Thomas' book list on defining a place both quirky and unique

Discover why each book is one of Thomas' favorite books.

Why did Thomas love this book?

Ellis has done his research for The Cause on both sides of the Atlantic. He presents his perspective on what happened during the Revolution and how close we came to defeat before we even got started.

I’m devoted to accurate research in all my books. The point of non-fiction, as Ellis demonstrates, is to report the facts and assess the results, without emotional or personal perspective.

This tome was a joy to read.  

I learned a great deal from The Cause.

My book on the American Revolution was published prior to The Cause, which made it so intriguing for me to read. 

The Cause

By Joseph J. Ellis,

Why should I read it?

1 author picked The Cause as one of their favorite books, and they share why you should read it.

What is this book about?

George Washington claimed that anyone who attempted to provide an accurate account of the war for independence would be accused of writing fiction. At the time, no one called it the "American Revolution": former colonists still regarded themselves as Virginians or Pennsylvanians, not Americans, while John Adams insisted that the British were the real revolutionaries, for attempting to impose radical change without their colonists' consent.

With The Cause, Ellis takes a fresh look at the events between 1773 and 1783, recovering a war more brutal than any in American history save the Civil War and discovering a strange breed of…


King George

By Steve Sheinkin, Tim Robinson (illustrator),

Book cover of King George: What Was His Problem?

Kim Zachman Author Of There's No Ham in Hamburgers: Facts and Folklore about Our Favorite Foods

From the list on children's stories for laughing while learning.

Who am I?

I used to be a freelance writer for magazines, but my secret passion was kids’ lit. When I decided to become a children’s author, I wanted to write nonfiction that was fun to read, not the dull, boring books I remembered from my childhood. When I discovered the first three books on my list, I was inspired to free up my funny bone and write to delight. The second two books also showcase innovative formats and humorous writing styles. Reading nonfiction doesn’t have to be a chore. These books will have children laughing while they learn.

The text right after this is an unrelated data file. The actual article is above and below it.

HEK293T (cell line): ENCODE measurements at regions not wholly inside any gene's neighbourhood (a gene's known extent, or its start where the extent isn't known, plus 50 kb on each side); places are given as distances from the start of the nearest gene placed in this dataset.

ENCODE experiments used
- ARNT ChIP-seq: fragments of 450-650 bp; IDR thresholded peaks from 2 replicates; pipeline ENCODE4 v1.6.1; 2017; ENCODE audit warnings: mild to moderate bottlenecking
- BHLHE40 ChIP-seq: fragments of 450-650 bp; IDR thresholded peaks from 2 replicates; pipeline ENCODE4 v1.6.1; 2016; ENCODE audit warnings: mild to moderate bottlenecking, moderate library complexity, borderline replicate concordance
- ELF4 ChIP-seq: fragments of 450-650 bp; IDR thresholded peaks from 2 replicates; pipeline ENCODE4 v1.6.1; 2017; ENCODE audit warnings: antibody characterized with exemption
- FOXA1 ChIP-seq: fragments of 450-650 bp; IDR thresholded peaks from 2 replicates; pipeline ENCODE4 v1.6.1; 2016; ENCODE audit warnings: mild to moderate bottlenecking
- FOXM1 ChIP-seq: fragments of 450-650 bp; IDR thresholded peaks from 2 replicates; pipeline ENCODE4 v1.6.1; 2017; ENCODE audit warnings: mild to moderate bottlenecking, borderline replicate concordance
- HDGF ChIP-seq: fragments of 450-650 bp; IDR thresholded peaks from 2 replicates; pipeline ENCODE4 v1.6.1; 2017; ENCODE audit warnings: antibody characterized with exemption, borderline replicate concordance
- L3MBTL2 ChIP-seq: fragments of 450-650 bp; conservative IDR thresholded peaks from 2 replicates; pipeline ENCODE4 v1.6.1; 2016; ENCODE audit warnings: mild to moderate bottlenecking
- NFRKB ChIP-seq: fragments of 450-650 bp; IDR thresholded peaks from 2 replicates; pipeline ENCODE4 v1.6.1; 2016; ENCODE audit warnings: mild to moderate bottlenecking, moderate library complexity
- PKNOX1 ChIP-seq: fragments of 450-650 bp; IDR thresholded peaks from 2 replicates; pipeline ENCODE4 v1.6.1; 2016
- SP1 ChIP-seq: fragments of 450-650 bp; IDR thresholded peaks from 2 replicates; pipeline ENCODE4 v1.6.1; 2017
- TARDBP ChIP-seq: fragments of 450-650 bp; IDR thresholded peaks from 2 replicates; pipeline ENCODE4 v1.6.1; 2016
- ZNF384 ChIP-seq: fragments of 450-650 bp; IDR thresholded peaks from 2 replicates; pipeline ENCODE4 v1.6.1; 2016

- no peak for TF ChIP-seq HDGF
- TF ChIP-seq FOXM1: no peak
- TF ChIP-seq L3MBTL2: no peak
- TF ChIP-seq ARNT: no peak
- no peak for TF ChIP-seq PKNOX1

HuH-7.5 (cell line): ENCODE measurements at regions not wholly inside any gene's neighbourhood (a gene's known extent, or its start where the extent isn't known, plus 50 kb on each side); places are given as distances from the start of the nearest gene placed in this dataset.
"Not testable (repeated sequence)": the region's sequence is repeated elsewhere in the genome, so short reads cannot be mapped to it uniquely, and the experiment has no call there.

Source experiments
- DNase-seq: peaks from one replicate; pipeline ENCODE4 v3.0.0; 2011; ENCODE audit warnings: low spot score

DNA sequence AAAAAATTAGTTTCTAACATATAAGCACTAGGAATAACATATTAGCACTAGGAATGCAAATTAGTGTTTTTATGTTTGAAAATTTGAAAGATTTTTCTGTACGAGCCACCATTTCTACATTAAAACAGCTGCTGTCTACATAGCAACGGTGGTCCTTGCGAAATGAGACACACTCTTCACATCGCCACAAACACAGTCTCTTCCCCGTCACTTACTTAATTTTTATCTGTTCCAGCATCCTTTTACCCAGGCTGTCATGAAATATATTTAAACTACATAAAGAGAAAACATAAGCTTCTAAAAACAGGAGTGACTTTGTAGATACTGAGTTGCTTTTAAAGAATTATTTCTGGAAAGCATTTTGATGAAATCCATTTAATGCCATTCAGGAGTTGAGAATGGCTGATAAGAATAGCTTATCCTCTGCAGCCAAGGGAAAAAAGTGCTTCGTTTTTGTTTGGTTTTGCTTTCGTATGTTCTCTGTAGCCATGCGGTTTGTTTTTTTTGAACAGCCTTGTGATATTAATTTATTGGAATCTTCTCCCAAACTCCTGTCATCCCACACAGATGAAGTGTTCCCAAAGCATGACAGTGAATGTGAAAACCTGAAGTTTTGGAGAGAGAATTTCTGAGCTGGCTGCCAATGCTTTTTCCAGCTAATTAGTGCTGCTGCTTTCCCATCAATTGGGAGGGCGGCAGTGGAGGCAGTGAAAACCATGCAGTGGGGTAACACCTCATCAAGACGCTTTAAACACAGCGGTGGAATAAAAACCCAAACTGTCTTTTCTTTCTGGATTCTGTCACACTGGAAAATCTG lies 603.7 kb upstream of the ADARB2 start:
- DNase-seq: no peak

Kim's book list on children's stories for laughing while learning

Discover why each book is one of Kim's favorite books.

Why did Kim love this book?

Steve Sheinkin has added all the juicy details that textbooks normally leave out. We learn that Sam Adams was a slob, John Adams was a bore, and Benjamin Franklin liked to party with the French. How this bunch of disgruntled Americans was able to pull off one of the greatest revolutions the world has ever seen is almost a miracle. Middle school kids will love the snarky tone that makes this nonfiction book as much fun as a reality tv show. 

King George

By Steve Sheinkin, Tim Robinson (illustrator),

Why should I read it?

1 author picked King George as one of their favorite books, and they share why you should read it.

What is this book about?

New York Times bestselling author and Newbery Honor recipient Steve Sheinkin gives young readers an American history lesson they'll never forget in the fun and funny King George: What Was His Problem?: Everything Your Schoolbooks Didn't Tell You About the American Revolution, featuring illustrations by Tim Robinson.

A Bank Street Best Children’s Book of the Year
A New York Public Library 100 Titles for Reading and Sharing

What do the most famous traitor in history, hundreds of naked soldiers, and a salmon lunch have in common? They’re all part of the amazing story of the American Revolution.

Entire books have…


Simon Girty

By Phillip W. Hoffman,

Book cover of Simon Girty: Turncoat Hero

Gavin K. Watt Author Of Treaties and Treacheries - The Early Years of the Revolutionary War on America's Western Frontiers, 1775-1778

From the list on Canada’s role in the American Revolution.

Who am I?

I grew up during the Second World War and had many relatives serving in Canada’s Armed Forces. I developed a deep interest in the military, which my High School history teacher – a veteran himself – encouraged. I made a zillion models of soldiers, aircraft, vessels, and tanks; then, when I reached the proper age, I began collecting military firearms. Long story short, I eventually took up military reenacting, and because the American bicentennial was imminent, I chose to recreate a United Empire Loyalist regiment, which had fought from Canadian bases. Our enthusiastic, very competitive group of men and women grew to be one of the largest and best drilled in the hobby.